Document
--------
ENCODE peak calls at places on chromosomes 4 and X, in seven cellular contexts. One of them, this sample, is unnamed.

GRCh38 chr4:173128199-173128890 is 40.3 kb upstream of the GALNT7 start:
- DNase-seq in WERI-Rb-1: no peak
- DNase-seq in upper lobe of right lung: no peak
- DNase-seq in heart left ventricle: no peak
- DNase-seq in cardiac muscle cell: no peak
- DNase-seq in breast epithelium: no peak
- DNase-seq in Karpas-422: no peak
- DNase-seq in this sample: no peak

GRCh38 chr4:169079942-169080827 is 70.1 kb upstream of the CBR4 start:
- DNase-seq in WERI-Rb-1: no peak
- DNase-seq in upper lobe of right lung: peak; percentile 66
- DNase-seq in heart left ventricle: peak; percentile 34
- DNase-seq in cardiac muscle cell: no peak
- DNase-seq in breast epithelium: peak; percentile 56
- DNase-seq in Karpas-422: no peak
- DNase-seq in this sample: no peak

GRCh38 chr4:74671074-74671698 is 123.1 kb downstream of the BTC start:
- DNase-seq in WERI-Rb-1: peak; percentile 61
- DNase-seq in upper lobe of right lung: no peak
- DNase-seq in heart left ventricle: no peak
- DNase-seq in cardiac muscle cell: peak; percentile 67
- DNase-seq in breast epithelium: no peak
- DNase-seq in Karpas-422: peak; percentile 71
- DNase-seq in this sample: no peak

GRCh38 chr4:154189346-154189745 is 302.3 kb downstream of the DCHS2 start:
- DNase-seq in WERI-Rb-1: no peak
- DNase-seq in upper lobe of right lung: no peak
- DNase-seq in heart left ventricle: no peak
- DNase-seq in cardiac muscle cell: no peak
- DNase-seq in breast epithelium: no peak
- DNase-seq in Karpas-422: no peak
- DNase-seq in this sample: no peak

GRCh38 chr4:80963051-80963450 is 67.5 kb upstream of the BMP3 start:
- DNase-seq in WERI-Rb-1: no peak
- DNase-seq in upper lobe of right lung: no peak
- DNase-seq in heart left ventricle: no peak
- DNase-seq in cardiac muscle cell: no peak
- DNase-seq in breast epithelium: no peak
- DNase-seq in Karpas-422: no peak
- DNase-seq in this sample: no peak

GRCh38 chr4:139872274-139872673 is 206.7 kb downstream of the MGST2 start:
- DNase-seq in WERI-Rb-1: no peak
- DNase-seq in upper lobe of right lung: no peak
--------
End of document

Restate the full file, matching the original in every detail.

ENCODE peak calls at places on chromosomes 4 and X, in seven cellular contexts. One of them, this sample, is unnamed.

GRCh38 chr4:173128199-173128890 is 40.3 kb upstream of the GALNT7 start:
- DNase-seq in WERI-Rb-1: no peak
- DNase-seq in upper lobe of right lung: no peak
- DNase-seq in heart left ventricle: no peak
- DNase-seq in cardiac muscle cell: no peak
- DNase-seq in breast epithelium: no peak
- DNase-seq in Karpas-422: no peak
- DNase-seq in this sample: no peak

GRCh38 chr4:169079942-169080827 is 70.1 kb upstream of the CBR4 start:
- DNase-seq in WERI-Rb-1: no peak
- DNase-seq in upper lobe of right lung: peak; percentile 66
- DNase-seq in heart left ventricle: peak; percentile 34
- DNase-seq in cardiac muscle cell: no peak
- DNase-seq in breast epithelium: peak; percentile 56
- DNase-seq in Karpas-422: no peak
- DNase-seq in this sample: no peak

GRCh38 chr4:74671074-74671698 is 123.1 kb downstream of the BTC start:
- DNase-seq in WERI-Rb-1: peak; percentile 61
- DNase-seq in upper lobe of right lung: no peak
- DNase-seq in heart left ventricle: no peak
- DNase-seq in cardiac muscle cell: peak; percentile 67
- DNase-seq in breast epithelium: no peak
- DNase-seq in Karpas-422: peak; percentile 71
- DNase-seq in this sample: no peak

GRCh38 chr4:154189346-154189745 is 302.3 kb downstream of the DCHS2 start:
- DNase-seq in WERI-Rb-1: no peak
- DNase-seq in upper lobe of right lung: no peak
- DNase-seq in heart left ventricle: no peak
- DNase-seq in cardiac muscle cell: no peak
- DNase-seq in breast epithelium: no peak
- DNase-seq in Karpas-422: no peak
- DNase-seq in this sample: no peak

GRCh38 chr4:80963051-80963450 is 67.5 kb upstream of the BMP3 start:
- DNase-seq in WERI-Rb-1: no peak
- DNase-seq in upper lobe of right lung: no peak
- DNase-seq in heart left ventricle: no peak
- DNase-seq in cardiac muscle cell: no peak
- DNase-seq in breast epithelium: no peak
- DNase-seq in Karpas-422: no peak
- DNase-seq in this sample: no peak

GRCh38 chr4:139872274-139872673 is 206.7 kb downstream of the MGST2 start:
- DNase-seq in WERI-Rb-1: no peak
- DNase-seq in upper lobe of right lung: no peak